US FTC sues to block Nvidia’s deal to buy Arm

FILE PHOTO: The logo of technology company Nvidia is seen at its headquarters in Santa Clara
FILE PHOTO: The logo of technology company Nvidia is seen at its headquarters in Santa Clara, California, February 11, 2015. REUTERS / Robert Galbraith

December 3, 2021

By Stephen Nellis and David Shepardson

SAN FRANCISCO/WASHINGTON (Reuters) – The US Federal Trade Commission on Thursday filed a lawsuit to block a planned acquisition of more than $80 billion by US chip company Nvidia Corp, supplier of chip technology Arm UK, adding to the agreement’s significant global regulatory challenges.

The FTC said the proposed deal would give one of the largest chip companies control of the design and computer technology that rivals rely on to develop their own competing chips.

The deal is expected to fall apart after facing opposition in the chip industry. British regulators said last month they would launch an in-depth investigation into the deal and it is also being closely monitored by the European Union.

Arm licenses its chip architecture and blueprints to major chipmakers Apple Inc, Qualcomm Inc and Samsung Electronics Co Ltd, strengthening the global smartphone ecosystem. Arm was sold to Japan’s SoftBank in 2016.

Nvidia said it will “work to demonstrate that this transaction will benefit the industry and promote competition.”

Arm declined to comment.

The stock heavyweight deal has more than doubled in value since it was announced in September 2020 as Nvidia stock rallied on the back of its data center business. Nvidia will only owe $1.25 billion in parting fees if the deal doesn’t close and its shares closed up 2.2% at $321.26 on Thursday.

“Nobody thinks the deal is coming to an end,” said Stacy Rasgon, an analyst at Bernstein. “The data center story has really played out. The software narrative has become a bigger part of the story. I’d love to see this deal, but I don’t think they need it.”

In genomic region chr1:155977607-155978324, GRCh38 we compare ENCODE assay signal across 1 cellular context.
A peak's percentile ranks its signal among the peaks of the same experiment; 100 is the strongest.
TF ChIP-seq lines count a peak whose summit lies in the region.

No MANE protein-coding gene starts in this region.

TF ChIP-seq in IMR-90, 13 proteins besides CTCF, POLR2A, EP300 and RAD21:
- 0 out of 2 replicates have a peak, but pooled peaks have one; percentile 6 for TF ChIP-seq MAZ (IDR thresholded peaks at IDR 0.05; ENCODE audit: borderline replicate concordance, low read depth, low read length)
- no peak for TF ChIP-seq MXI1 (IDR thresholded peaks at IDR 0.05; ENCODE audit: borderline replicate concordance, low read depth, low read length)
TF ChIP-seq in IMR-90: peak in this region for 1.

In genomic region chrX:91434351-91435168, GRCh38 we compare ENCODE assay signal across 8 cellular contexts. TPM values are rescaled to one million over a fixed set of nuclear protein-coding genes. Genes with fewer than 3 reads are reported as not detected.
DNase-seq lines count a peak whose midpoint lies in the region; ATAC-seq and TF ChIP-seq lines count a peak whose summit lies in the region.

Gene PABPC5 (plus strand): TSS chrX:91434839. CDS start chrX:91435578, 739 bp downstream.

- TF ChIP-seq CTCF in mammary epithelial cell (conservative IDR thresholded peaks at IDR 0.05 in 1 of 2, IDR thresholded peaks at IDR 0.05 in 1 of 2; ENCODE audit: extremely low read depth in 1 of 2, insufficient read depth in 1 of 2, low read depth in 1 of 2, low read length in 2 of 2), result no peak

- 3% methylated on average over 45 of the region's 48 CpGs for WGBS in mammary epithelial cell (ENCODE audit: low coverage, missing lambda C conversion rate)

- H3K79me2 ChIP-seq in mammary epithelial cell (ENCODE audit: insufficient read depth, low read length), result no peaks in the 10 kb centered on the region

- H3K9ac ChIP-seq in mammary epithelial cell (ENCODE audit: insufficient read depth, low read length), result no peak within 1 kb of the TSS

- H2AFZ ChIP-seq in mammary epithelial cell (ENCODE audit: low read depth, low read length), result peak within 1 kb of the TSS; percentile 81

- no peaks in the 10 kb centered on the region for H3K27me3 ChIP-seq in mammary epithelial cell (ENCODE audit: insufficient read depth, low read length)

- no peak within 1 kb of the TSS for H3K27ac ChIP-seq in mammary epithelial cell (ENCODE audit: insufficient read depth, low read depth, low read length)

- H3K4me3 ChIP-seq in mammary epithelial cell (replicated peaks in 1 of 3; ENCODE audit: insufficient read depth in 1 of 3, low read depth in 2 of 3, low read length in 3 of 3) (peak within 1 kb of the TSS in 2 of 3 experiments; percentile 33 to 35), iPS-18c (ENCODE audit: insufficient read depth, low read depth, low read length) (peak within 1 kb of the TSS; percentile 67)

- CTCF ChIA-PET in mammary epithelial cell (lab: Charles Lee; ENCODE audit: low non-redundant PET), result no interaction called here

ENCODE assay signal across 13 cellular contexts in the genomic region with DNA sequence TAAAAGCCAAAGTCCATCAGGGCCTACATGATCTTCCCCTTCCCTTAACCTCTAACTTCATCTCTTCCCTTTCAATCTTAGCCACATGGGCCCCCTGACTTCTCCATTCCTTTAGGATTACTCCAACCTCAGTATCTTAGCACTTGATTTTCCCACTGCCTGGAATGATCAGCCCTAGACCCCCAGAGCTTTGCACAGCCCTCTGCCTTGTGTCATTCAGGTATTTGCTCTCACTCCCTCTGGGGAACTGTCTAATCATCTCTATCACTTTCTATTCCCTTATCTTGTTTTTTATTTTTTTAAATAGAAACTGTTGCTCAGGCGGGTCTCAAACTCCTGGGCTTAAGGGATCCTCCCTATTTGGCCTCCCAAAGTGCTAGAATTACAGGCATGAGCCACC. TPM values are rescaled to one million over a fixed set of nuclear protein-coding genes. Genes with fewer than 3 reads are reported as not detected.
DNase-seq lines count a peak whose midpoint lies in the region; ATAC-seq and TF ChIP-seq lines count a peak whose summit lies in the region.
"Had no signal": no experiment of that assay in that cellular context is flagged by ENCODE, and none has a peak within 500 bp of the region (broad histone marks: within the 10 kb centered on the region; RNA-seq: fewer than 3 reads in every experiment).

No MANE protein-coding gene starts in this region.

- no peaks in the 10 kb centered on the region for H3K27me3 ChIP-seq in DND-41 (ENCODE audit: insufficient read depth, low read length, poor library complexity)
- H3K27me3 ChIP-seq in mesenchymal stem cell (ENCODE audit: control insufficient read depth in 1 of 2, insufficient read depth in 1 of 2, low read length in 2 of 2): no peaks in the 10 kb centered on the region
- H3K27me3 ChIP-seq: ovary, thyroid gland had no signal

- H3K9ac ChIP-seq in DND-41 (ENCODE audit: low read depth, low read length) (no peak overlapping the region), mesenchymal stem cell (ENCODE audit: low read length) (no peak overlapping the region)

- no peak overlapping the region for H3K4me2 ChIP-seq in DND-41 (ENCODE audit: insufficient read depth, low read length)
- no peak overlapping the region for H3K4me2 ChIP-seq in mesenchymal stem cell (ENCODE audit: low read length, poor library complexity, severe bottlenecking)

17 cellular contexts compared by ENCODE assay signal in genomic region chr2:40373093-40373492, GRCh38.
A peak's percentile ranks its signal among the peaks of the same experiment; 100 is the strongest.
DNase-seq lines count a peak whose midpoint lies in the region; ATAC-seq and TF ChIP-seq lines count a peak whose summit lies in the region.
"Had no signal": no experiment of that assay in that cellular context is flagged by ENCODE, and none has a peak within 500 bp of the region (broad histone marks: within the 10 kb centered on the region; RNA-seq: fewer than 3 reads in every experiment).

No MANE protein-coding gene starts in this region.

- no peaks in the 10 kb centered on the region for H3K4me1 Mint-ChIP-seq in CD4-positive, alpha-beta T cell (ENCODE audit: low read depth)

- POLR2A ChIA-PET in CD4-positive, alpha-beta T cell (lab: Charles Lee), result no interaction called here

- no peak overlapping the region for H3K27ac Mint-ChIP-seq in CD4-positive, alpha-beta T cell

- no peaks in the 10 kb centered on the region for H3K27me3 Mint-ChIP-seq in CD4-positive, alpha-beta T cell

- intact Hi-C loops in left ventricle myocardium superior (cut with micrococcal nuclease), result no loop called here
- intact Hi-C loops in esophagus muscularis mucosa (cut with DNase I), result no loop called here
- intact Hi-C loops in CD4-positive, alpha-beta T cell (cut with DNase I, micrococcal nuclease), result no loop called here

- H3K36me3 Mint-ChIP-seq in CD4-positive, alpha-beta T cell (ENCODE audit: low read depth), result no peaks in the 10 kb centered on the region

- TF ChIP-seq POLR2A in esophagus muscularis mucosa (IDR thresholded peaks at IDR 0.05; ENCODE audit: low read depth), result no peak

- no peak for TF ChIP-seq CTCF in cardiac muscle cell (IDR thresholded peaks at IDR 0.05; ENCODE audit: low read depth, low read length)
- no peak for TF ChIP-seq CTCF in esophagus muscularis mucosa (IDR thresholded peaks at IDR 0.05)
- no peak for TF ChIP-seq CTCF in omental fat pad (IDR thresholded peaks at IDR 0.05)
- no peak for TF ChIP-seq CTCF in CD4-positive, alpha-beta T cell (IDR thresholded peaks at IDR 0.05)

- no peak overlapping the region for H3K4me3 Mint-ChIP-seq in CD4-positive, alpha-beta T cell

In response to Nvidia’s offer, Softbank planned to file an initial public offering for Arm. While Arm’s revenue is skyrocketing, growing 56.3% to $1.46 billion in the six months ended September 30, it’s not clear if Arm, in an IPO, will make anything close. with the $80 billion value that Nvidia offers or not.

That would be a fresh blow to the Japanese conglomerate, whose Vision Fund assets tumbled by $10 billion last month, due to a sharp drop in valuations for its investments in Chinese e-commerce company Alibaba and its services. ride-hailing service Didi Global Inc.

The FTC, consisting of two Republicans and two Democrats, voted 4-0 to approve the challenge to the merger plan.


The FTC alleges that “the proposed merger would give Nvidia the ability and incentive to use control of this technology to undermine competitors, reduce competition, and ultimately lead to reduced product quality.” products, reduced innovation, higher prices and less choice, harming millions of Americans who benefit from Arm-based products. ”

The FTC added that the combined company “will have the means and incentives to prevent innovative next-generation technologies, including those used to run data centers and support systems.” the driver in the car.”

Several semiconductor firms such as MediaTek Inc and Broadcom Inc have voiced their support for the deal. But other companies like Qualcomm have opposed that out of concern that Nvidia will get a first look at the key technologies they depend on and then possibly have deeper insights into the products. in their future.

Qualcomm did not immediately respond to a request for comment.

Nvidia CEO Jensen Huang made an insightful comment during an industry dinner last month, saying that Qualcomm CEO Cristiano Amon, who recently took the helm of a trade group in the industry, has proven to be a masterful advocate in the fight against Arm. Qualcomm has had major battles of its own with global regulators, including the FTC, which Qualcomm prevailed after the regulator launched an antitrust lawsuit against it.

“He is the perfect person to support our industry,” Huang said from a stage as Amon sat in the stands. “I’m trying to figure out, how Cristiano knows every regulator on the planet, and by the time I got there to tell them my story on Arm, he was there supporting me. against it?” Huang said, to the stunned laughter from the crowd.

The FTC said it worked closely with staff from competition authorities in the European Union, the United Kingdom, Japan and South Korea.

(Reporting by Stephen Nellis in San Francisco, David Shepardson and Diane Bartz in Washington and Kanishka Singh in Bengaluru Editing by Rosalba O’Brien, Peter Henderson and Matthew Lewis) US FTC sues to block Nvidia’s deal to buy Arm

Bobby Allyn

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